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Happy Thanksgiving!!

Clearview Today / Abidan Shah
The Truth Network Radio
November 24, 2022 9:00 am

Happy Thanksgiving!!

Clearview Today / Abidan Shah

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November 24, 2022 9:00 am

Happy Thanksgiving from all of us at Clearview Today! In this show, Dr. Shah tells us the history of thanksgiving while also giving us some funny stories about his first thanksgiving in the states! 

If you like this content and want to support the show you can visit us at Don't forget to rate and review our show! To learn more about us, visit us at If you have any questions or would like to contact us, email us at or text us at 252-582-5028. See you tomorrow on Clearview Today!

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Happy Thanksgiving, everyone.

Today is Thursday, November the 24th. I'm Ryan Hill. Gobble, gobble. I'm John Galantis. Gobble, gobble. I'm going to hit him with the gobble, gobble. Oh, that threw me off.

It's okay. And you're listening to Clear View Today with Dr. Abbadan Shah, the daily show that engages mind and heart for the gospel of Jesus Christ. You can find us online at, or if you have a question for Dr. Shah, suggestions for future episodes, make sure you text us at 252-582-5028, or send us an email at contact at

You can, of course, follow Dr. Shah on his blog, Make sure you visit You have an opportunity to support us financially. And we are so thankful for those of you who have already clicked through, those of you who are partnering with us with your financial contributions. It's something that we don't take lightly. We appreciate that you've entrusted us with that, and we appreciate this partnership as we seek to impact as many people as possible for the kingdom of God.

That's right. And you guys can help us keep the conversation in the airwaves by supporting the podcast, sharing it online, and leaving us a good review and a five-star rating on iTunes. You know, actually last night, I went through my contacts list on my phone and sent a link to the podcast to every single person on my phone one by one, along with a photo of me on my knees begging Dwight Schrute-style for them to rate the podcast. Did anybody respond? Many people responded.

None of them were good. Oh, no. They were like, how did you get this number? Please don't text me again. You didn't come to my wedding.

I haven't seen you since high school. I mean, it was bad. Wow. I was like, y'all, just a five-star review would be nice.

I'm sorry that you had to go through that. Yeah. Yeah. You want to hit them with the word of the day? Maybe we can have a... Lift your spirits a little bit after... Yeah, on this cold, dreary Thanksgiving.

Absolutely. So today's verse of the day comes from Romans 8, verse 28. And we know that all things work together for good for those who love God to those who are called according to His purpose. That verse has helped me more times than I can begin to even recount. There's something in that where, again, I think I said this last week on the podcast, but we tend to think that all the bad things that we go through in life, all the things that come against us are just things to be gotten through. We just have to grit our teeth and see it through to the end. But that almost takes God out of the equation because then all those trials are meaningless. They're just hardships to get to the other side, and they don't really serve a purpose. But a passage like this reminds us that God works all things together, not for net zero, but for good. Things that aren't convenient, things that aren't obvious to us right away, He works everything together for good.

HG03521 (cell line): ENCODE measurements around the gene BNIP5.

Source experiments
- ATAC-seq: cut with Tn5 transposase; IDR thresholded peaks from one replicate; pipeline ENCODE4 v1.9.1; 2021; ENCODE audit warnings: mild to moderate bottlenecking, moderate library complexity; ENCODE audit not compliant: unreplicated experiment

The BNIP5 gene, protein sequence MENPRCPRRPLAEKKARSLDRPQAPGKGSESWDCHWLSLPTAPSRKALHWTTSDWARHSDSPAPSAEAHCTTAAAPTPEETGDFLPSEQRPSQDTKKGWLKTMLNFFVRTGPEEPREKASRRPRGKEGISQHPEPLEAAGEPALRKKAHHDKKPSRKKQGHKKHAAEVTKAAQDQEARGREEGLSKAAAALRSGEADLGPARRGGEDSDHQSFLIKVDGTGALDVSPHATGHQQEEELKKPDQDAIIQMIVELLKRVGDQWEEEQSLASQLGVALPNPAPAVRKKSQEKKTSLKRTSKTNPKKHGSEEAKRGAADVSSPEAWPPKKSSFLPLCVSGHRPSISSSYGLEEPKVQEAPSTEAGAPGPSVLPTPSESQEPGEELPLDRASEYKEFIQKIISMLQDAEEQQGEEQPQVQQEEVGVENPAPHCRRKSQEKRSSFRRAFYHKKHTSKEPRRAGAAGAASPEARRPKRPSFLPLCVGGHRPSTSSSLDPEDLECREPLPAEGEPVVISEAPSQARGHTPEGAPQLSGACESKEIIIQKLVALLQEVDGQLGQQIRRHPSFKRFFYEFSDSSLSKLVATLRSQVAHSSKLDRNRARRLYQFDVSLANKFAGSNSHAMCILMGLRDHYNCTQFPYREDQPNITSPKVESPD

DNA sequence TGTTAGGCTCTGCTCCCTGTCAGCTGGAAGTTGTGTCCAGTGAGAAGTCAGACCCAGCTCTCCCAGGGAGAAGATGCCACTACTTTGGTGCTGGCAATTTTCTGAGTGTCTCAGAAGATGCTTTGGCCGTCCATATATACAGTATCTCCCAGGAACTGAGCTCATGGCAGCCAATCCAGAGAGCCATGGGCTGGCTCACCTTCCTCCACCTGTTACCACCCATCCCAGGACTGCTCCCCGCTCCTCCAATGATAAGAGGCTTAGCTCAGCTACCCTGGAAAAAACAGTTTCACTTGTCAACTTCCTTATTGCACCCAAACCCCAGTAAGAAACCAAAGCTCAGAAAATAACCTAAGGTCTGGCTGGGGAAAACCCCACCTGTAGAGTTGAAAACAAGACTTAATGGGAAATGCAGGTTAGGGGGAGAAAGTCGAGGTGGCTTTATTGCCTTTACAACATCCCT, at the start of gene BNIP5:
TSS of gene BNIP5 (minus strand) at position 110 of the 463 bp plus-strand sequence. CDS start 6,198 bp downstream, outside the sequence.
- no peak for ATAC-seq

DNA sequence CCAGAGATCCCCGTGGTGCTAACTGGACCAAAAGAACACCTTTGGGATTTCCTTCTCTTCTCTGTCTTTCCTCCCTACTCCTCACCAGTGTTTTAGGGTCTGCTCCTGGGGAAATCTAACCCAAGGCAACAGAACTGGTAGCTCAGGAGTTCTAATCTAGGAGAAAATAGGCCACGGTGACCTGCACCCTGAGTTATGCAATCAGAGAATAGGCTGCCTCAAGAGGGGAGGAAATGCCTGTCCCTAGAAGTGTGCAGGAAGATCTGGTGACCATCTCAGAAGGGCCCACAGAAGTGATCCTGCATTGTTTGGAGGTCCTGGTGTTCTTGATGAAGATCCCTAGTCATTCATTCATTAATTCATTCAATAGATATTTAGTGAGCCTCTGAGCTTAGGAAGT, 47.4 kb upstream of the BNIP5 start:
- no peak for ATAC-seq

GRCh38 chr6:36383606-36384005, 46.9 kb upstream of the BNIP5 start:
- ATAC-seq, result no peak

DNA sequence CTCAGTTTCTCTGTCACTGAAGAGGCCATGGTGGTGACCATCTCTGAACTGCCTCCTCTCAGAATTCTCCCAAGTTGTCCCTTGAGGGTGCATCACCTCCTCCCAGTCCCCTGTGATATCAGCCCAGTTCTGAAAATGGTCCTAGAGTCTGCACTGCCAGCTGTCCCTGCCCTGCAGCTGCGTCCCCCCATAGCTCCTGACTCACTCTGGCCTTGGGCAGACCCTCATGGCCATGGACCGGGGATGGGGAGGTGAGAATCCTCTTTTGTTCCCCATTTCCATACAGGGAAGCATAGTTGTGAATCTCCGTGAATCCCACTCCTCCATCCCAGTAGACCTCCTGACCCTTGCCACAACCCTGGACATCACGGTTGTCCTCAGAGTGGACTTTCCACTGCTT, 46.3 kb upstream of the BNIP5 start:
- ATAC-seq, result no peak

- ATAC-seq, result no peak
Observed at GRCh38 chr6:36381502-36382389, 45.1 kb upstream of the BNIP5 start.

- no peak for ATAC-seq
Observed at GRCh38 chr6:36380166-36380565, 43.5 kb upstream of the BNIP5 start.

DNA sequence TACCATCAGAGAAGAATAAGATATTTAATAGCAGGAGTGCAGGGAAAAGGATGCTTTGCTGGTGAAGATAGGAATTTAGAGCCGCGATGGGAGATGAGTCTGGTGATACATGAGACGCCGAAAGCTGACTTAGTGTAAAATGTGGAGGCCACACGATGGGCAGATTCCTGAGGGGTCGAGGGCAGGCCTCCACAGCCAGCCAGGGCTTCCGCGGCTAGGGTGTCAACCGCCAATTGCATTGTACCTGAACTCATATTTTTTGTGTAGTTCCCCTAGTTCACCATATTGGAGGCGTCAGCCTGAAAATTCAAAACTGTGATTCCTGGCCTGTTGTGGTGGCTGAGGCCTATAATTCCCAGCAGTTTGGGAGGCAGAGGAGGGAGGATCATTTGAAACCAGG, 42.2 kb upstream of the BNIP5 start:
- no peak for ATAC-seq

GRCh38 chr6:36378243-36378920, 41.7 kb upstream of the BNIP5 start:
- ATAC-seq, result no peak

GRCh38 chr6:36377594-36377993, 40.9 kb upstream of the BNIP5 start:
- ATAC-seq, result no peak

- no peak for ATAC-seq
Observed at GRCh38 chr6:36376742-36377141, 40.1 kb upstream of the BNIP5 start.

And that has helped me a great deal over the years. Amen. Absolutely. Yeah.

What's new with you, man? You having fun on Thanksgiving? Did you leave your family to come up here on Thanksgiving Day? I did. I left them alone in the house. I said, I'm out of here.

Could not have been a popular decision. No, I'm just kidding. We didn't record this on Thanksgiving.

Because we do batch episodes. But with it being Thanksgiving, do you have any fun Thanksgiving stories? Any memories of Thanksgiving specifically? I don't feel like I have a lot of significant Thanksgiving exclusive memories. I've got one, but it's not fun.

It's kind of sad. So basically, it was Ellie and I's first Thanksgiving, and we were at home. My family had gone up to West Virginia to visit other family, but I was working here.

I don't think we were married. So I said, let's just stay home and we'll do our own Thanksgiving. So we didn't realize that we didn't know how to cook. Neither one of us knew how to cook at all. You didn't realize this before Thanksgiving?

Not really. Because I had always woke up and mom had always fixed Thanksgiving and dad had kind of just sat on the couch and watched football. So I was used to that. When neither one of those were going on, I was like, I'm not sure. Let me just sit down and just see what kind of happens. So Ellie was like, all right, I'm going to cook corn and mashed potatoes and you cook the meat. And I was like, well, I definitely can't cook turkey. I'm not cooking a ham. I was like, do you want hamburger helper?

And she was like, I guess, yeah. So I made hamburger helper. She took some like canned corn, put it in a pot and then she started making mashed potatoes, but she was like, I want to make them legitimately from potato on boil potatoes and then mash them. Oh, like, like from scratch mashed potatoes. I don't know why she thought that was a smart idea because and she'll even tell you if she were here, she would tell you it was a disaster. They were like clumpy hard rocks that had a little bit of like slimy starch on them. And so we sat at the kitchen table.

Yeah. We sat at the kitchen table eating hamburger helper, cold corn from a can and that was like swimming in its own corn juice and lumpy mashed potatoes. And we vowed from that moment on that we would always mooch off someone else's Thanksgiving. We would never try this again. We were both like, I'm sorry this happened.